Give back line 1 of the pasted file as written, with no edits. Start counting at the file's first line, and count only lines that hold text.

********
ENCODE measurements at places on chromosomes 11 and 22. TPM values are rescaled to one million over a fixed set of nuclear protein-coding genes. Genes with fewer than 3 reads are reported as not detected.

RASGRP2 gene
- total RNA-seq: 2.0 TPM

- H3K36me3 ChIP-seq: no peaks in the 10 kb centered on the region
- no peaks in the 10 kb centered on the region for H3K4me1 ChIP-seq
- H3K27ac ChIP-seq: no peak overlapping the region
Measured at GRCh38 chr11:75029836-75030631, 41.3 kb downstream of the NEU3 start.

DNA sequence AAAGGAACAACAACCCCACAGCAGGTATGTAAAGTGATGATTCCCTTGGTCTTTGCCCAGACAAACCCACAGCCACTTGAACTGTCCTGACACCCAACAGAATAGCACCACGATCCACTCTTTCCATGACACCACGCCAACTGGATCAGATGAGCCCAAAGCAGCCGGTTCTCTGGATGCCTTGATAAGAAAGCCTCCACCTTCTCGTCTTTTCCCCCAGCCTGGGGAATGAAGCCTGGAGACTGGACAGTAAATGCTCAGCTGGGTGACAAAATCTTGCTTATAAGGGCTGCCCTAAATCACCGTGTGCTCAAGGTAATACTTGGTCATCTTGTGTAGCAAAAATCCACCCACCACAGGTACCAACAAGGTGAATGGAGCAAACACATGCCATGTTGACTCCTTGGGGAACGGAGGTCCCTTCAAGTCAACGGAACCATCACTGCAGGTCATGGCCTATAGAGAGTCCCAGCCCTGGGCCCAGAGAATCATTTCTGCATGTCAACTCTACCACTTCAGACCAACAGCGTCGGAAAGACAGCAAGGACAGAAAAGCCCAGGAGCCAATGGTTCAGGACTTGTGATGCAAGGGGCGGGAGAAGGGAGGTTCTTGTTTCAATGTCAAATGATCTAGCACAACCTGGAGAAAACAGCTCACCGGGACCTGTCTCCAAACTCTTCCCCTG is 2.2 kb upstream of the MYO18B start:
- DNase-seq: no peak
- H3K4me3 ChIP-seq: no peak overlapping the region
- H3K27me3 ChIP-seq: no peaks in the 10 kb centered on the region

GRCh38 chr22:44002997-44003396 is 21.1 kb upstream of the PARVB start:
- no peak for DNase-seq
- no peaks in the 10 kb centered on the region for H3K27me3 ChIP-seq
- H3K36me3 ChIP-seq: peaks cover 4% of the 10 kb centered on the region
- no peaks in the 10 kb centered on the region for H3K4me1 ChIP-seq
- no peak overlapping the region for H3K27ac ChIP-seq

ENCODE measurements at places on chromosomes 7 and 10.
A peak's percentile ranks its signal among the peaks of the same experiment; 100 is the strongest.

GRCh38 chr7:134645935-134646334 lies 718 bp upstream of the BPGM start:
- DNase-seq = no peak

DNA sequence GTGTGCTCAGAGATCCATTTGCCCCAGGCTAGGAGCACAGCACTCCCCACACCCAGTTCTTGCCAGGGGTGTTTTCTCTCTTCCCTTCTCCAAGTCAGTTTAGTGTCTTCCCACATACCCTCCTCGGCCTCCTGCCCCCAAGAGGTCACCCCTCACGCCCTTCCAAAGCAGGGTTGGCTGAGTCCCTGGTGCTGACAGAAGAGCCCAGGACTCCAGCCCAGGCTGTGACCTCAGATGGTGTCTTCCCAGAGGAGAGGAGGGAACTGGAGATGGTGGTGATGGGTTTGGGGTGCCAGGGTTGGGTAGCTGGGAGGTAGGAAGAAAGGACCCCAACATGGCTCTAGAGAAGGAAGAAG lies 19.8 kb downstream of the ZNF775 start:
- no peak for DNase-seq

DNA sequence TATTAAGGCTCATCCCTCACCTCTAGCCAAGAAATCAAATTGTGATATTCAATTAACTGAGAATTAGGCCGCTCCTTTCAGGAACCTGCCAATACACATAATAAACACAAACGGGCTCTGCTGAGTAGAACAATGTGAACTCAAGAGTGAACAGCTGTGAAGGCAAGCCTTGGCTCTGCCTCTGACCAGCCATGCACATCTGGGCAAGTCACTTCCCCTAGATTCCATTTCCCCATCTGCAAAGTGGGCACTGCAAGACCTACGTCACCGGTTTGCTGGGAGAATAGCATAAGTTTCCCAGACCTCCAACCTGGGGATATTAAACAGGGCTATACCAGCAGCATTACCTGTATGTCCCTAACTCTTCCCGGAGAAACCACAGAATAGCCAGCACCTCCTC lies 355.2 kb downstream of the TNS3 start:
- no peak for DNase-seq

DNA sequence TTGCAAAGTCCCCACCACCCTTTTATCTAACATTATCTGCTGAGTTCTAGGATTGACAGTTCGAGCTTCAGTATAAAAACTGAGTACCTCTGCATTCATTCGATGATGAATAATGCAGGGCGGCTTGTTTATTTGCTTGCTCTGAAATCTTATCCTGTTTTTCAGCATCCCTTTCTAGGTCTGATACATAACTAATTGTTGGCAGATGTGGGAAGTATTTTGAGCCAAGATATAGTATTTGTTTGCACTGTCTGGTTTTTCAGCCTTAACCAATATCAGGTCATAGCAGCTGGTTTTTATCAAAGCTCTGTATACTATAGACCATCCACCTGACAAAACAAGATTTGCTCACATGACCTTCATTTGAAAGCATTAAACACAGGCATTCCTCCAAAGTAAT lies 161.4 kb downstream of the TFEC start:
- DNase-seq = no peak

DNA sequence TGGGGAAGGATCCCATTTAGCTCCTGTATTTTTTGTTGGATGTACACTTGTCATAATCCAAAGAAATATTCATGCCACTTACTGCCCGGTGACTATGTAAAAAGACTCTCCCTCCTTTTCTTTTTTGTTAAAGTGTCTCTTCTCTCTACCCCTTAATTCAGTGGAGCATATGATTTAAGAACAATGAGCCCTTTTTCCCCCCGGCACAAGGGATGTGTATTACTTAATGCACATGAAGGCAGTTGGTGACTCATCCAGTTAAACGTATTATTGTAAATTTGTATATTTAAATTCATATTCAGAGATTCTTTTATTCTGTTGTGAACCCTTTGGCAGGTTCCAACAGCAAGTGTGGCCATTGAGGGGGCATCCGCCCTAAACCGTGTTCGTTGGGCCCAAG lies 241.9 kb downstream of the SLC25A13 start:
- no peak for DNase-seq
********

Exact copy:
ENCODE measurements at places on chromosomes 11 and 22. TPM values are rescaled to one million over a fixed set of nuclear protein-coding genes. Genes with fewer than 3 reads are reported as not detected.